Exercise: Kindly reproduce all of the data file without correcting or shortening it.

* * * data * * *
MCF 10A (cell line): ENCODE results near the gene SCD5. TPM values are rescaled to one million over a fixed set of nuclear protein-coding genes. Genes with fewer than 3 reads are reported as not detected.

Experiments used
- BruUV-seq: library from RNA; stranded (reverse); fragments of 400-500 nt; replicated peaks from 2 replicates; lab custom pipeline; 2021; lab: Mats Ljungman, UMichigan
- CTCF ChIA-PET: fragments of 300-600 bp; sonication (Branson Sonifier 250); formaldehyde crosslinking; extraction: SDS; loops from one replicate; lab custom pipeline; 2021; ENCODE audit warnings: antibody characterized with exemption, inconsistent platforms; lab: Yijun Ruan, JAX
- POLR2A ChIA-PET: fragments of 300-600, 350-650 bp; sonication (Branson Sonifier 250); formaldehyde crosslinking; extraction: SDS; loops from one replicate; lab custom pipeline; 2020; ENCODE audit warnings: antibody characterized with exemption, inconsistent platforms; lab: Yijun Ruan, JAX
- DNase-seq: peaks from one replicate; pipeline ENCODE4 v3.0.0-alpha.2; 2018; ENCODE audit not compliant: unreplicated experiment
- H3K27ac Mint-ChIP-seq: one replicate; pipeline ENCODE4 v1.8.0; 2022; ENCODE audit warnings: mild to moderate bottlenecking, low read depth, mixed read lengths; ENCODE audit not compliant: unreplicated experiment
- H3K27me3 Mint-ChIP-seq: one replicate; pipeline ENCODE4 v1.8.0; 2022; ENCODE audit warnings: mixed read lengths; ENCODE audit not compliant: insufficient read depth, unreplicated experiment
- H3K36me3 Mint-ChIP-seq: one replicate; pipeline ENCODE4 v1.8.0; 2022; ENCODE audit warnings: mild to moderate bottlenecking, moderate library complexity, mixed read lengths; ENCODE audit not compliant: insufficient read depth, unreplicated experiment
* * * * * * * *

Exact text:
MCF 10A (cell line): ENCODE results near the gene SCD5. TPM values are rescaled to one million over a fixed set of nuclear protein-coding genes. Genes with fewer than 3 reads are reported as not detected.

Experiments used
- BruUV-seq: library from RNA; stranded (reverse); fragments of 400-500 nt; replicated peaks from 2 replicates; lab custom pipeline; 2021; lab: Mats Ljungman, UMichigan
- CTCF ChIA-PET: fragments of 300-600 bp; sonication (Branson Sonifier 250); formaldehyde crosslinking; extraction: SDS; loops from one replicate; lab custom pipeline; 2021; ENCODE audit warnings: antibody characterized with exemption, inconsistent platforms; lab: Yijun Ruan, JAX
- POLR2A ChIA-PET: fragments of 300-600, 350-650 bp; sonication (Branson Sonifier 250); formaldehyde crosslinking; extraction: SDS; loops from one replicate; lab custom pipeline; 2020; ENCODE audit warnings: antibody characterized with exemption, inconsistent platforms; lab: Yijun Ruan, JAX
- DNase-seq: peaks from one replicate; pipeline ENCODE4 v3.0.0-alpha.2; 2018; ENCODE audit not compliant: unreplicated experiment
- H3K27ac Mint-ChIP-seq: one replicate; pipeline ENCODE4 v1.8.0; 2022; ENCODE audit warnings: mild to moderate bottlenecking, low read depth, mixed read lengths; ENCODE audit not compliant: unreplicated experiment
- H3K27me3 Mint-ChIP-seq: one replicate; pipeline ENCODE4 v1.8.0; 2022; ENCODE audit warnings: mixed read lengths; ENCODE audit not compliant: insufficient read depth, unreplicated experiment
- H3K36me3 Mint-ChIP-seq: one replicate; pipeline ENCODE4 v1.8.0; 2022; ENCODE audit warnings: mild to moderate bottlenecking, moderate library complexity, mixed read lengths; ENCODE audit not compliant: insufficient read depth, unreplicated experiment